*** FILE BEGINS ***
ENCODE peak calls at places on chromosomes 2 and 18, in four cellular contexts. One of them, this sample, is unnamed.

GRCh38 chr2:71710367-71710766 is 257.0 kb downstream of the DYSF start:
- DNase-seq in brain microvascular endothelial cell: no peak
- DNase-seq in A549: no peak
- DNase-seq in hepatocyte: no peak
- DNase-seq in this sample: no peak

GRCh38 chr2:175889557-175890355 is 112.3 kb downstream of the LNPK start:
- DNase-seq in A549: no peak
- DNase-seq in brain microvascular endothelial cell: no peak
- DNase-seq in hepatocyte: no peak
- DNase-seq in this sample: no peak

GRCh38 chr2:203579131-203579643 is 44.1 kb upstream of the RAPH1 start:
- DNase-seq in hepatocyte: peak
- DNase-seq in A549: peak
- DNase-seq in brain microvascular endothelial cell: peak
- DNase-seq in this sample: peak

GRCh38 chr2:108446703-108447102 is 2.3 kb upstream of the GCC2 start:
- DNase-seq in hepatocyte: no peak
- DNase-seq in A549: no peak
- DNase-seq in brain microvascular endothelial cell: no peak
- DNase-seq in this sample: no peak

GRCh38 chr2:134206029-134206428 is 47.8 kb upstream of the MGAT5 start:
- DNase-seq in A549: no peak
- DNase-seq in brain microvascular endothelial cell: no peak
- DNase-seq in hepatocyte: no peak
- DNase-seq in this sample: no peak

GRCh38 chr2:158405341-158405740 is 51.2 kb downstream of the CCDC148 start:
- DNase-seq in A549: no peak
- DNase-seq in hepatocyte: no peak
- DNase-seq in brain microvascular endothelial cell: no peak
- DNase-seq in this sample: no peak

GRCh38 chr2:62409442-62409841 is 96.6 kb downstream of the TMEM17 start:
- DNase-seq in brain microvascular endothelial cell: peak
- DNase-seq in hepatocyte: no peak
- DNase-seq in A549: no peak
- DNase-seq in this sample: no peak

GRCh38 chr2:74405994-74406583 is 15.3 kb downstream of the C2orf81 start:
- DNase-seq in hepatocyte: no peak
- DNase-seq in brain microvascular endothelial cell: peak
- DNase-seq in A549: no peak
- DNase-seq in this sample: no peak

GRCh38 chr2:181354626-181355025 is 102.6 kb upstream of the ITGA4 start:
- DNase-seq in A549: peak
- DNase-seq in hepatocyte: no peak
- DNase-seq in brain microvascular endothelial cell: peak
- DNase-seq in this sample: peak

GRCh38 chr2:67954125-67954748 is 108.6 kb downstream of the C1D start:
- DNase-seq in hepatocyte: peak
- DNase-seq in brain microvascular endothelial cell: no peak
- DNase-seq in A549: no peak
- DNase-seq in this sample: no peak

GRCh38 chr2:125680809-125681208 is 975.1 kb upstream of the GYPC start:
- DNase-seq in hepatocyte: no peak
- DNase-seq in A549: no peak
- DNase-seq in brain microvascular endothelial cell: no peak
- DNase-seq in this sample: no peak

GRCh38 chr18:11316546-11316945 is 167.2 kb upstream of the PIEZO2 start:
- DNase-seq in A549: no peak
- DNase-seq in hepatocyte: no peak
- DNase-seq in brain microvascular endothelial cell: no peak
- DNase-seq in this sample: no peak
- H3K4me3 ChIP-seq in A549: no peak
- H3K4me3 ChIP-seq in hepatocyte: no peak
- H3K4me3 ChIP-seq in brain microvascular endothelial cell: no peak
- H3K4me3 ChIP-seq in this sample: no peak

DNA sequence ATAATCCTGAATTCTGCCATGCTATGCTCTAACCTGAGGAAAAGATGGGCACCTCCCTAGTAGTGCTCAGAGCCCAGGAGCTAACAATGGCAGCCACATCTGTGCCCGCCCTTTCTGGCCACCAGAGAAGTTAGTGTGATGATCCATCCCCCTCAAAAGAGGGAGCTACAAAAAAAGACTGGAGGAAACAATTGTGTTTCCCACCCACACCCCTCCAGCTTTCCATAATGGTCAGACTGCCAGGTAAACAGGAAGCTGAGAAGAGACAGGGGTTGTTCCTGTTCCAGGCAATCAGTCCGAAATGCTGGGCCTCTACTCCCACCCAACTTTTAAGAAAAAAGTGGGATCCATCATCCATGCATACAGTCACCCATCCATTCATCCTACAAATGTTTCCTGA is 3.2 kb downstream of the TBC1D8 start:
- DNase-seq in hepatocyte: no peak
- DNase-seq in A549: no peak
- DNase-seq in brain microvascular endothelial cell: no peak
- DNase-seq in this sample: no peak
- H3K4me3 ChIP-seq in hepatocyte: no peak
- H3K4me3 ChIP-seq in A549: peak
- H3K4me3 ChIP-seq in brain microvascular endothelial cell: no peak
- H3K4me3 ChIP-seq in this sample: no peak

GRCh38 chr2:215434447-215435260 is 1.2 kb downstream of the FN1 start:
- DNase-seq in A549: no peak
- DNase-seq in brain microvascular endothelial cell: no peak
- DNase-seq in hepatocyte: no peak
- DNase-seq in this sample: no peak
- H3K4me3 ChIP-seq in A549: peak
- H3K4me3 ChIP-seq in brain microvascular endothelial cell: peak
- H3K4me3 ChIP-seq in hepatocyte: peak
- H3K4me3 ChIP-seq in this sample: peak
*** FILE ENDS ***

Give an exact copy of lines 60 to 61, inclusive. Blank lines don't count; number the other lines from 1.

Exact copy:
- DNase-seq in brain microvascular endothelial cell: no peak
- DNase-seq in this sample: no peak